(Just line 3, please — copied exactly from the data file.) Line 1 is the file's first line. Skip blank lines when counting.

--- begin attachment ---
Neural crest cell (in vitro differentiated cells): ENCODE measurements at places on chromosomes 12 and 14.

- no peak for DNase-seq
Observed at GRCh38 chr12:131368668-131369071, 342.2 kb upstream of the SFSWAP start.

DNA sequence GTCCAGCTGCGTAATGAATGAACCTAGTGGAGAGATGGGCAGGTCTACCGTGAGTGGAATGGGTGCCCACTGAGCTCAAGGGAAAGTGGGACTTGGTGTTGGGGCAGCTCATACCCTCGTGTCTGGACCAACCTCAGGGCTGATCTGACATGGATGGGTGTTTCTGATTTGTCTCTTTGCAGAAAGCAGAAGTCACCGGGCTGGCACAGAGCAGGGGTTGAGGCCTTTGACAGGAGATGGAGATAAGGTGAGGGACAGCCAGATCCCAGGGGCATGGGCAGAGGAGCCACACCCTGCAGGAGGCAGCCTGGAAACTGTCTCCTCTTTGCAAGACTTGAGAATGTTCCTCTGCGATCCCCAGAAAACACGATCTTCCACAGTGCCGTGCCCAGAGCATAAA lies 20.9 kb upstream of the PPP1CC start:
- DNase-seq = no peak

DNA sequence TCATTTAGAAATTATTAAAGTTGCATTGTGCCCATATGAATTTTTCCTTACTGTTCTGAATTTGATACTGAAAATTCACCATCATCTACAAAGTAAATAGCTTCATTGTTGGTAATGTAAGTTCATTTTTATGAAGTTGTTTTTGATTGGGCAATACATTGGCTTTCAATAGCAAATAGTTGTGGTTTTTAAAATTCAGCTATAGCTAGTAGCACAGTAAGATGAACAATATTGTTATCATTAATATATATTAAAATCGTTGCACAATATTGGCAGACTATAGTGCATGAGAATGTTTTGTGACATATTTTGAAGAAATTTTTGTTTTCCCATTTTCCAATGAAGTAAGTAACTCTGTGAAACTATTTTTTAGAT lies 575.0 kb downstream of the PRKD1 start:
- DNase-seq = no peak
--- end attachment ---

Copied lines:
Observed at GRCh38 chr12:131368668-131369071, 342.2 kb upstream of the SFSWAP start.